When we short-circuit perspectives charging forth to wants, we gain immediate clarity (and save a heck of a lot of time). When you get down to it, it's conflicting wants that lead to conflicting people. And yet, people seem compelled to give you their perspectives, rather than just saying what they want.

Have you noticed how often, when you ask someone what they want, they'll begin with why they want it? Or they'll lead in with a long apologetic? In cases where wants have collided , the question gets answered with why they deserve or need what they want. The "what I want" is infested with reasons, rationalizations, justifications and the like. Once rationalization and justification enter the picture, getting to the point is not unlike the task of selecting an individual chocolate from a bag that has spent a warms summer's afternoon on the back dash of a car.

Why do we cloud our wants with perspective? It's because we judge what we want or we're afraid that others will judge what we want. In fact, any time we find ourselves rationalizing or justifying, we're judging.

What to Do?
Fortunately, this article is about Getting Along with Humans, and not say, getting along with God, or getting along with the planet, or getting along with plants. It's fortunate, because as humans, at our core we tend to want the same things. We want to be happy. We want to be loved. We want the best for other in our lives. We want the freedom to pursue our desires.

Statistically, the likelihood of our wants aligning (though they might appear to be in conflict) is orders of magnitude greater than the likelihood of our perspectives aligning. As such, when we leapfrog perspective and go right to unadulterated, straight-up wants, we toss judgments out the window (at least temporarily) and find common ground.

When we get our wants out on the table, we clear the air of the haze of perspective, we free our minds from the bonds of judgment, and we begin the work of figuring out how to get everyone what he wants.

The Grow-or-Carve-the-Pie Caveat
One more thing: in order for all this to work, one must one must believe in synergy (the sum whole being greater than the sum of its parts) and in the ever-expanding pie. So often, when we finally get down to reconciling conflicting wants, we begin carving up the pie that is in front of us, rather than considering ways to grow the pie. I've never encountered situation in which the pie before me had reached its potential, nor even a small fraction of it.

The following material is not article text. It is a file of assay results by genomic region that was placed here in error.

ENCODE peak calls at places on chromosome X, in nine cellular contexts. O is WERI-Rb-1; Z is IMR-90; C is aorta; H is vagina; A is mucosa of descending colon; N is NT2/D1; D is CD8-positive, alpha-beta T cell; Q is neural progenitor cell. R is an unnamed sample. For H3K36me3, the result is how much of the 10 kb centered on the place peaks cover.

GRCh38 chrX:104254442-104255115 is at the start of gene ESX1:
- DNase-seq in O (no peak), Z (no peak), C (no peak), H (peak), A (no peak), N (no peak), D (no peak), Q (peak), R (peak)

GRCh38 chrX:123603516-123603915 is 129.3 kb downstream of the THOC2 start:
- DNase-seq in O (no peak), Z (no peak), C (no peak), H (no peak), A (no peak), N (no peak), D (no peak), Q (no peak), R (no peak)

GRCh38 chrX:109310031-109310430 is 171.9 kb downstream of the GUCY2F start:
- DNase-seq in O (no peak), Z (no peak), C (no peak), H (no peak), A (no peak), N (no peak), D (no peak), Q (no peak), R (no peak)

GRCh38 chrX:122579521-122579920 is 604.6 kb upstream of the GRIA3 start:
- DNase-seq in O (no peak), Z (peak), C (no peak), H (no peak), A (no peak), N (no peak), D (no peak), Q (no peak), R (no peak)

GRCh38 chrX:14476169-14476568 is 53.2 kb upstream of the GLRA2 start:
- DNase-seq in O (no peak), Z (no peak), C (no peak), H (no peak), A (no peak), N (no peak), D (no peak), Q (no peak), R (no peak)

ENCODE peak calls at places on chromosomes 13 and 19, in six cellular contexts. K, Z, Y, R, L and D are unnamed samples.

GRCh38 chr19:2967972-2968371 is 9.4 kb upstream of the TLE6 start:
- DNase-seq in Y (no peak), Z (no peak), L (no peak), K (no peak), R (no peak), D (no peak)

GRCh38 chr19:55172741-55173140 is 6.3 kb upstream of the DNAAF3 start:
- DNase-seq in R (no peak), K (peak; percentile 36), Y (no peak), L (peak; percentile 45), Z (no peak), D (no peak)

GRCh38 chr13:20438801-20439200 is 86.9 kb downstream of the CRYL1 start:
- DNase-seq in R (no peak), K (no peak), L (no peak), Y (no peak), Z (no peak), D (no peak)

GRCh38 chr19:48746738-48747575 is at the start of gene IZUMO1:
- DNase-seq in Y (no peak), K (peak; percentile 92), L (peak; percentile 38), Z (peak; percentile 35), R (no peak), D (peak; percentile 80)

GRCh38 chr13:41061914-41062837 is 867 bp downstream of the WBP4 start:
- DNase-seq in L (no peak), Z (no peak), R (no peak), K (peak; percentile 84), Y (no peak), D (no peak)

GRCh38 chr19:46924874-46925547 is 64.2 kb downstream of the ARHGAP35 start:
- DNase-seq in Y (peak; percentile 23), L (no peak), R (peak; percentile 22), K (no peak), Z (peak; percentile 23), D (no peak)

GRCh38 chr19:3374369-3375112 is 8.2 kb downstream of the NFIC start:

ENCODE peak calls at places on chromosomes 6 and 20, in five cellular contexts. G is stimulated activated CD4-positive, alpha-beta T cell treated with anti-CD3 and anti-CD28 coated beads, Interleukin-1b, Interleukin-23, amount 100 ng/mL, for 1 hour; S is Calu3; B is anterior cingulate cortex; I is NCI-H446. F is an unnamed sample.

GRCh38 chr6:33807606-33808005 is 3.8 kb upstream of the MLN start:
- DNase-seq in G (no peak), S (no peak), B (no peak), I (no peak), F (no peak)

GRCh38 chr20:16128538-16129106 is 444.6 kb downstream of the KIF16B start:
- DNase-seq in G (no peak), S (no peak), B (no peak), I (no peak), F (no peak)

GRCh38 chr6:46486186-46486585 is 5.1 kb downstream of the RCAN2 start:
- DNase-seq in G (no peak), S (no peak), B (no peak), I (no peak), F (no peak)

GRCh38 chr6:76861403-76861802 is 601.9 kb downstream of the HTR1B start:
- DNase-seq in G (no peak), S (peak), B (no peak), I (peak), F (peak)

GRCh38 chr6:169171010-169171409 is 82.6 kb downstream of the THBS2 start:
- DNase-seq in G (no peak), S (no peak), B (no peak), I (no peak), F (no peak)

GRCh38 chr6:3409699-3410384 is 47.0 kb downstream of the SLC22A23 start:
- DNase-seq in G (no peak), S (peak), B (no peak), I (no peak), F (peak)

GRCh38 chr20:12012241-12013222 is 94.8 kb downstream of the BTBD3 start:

Better yet, view the pie as infinite and see what happens.

So What?
This was really fun for me today. I began writing from one perspective and ended up writing something from a completely different and perhaps opposing perspective. If you haven't yet started our little 48 hour experiment applying The Seven Principles of Getting Along with Humans, perhaps you want to spend the next week conducting experiments in perspective, i.e., not having any.

Next time you want something, cut to the chase and say what it is. Next time someone begins a litany of rationalization and justification, interrupt her and ask, "So, what is that you want?"

I'd love to hear how things change (or not).

Happy Sunday,

P.S. As Iris and I rode home from the coffee shop, we talked about the roll of "why?" in clarifying wants. Often times our stated wants are not specific and clear; at other times, they're intermediate wants and not the end goal (e.g., "I want you to stop watching television at night" may be an intermediate want along the way to "I'd like it quiet so that I can sleep.")

I think there's an important distinction to be made me between "why's" that justify and "why's" that clarify. If we start from the position that all our wants are valid, then there's no place for nor requirement for "why's" of justification. So, "why" has a roll, but only insofar as it provides clarity and specificity.